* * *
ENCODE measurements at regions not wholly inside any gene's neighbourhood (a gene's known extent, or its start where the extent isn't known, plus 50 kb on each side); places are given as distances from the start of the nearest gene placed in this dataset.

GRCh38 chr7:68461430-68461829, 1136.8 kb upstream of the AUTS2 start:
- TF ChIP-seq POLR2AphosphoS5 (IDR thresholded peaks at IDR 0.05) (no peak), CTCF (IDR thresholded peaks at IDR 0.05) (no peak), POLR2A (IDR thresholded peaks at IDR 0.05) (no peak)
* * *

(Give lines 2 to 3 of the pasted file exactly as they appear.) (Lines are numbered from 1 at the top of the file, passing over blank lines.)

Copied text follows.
GRCh38 chr7:68461430-68461829, 1136.8 kb upstream of the AUTS2 start:
- TF ChIP-seq POLR2AphosphoS5 (IDR thresholded peaks at IDR 0.05) (no peak), CTCF (IDR thresholded peaks at IDR 0.05) (no peak), POLR2A (IDR thresholded peaks at IDR 0.05) (no peak)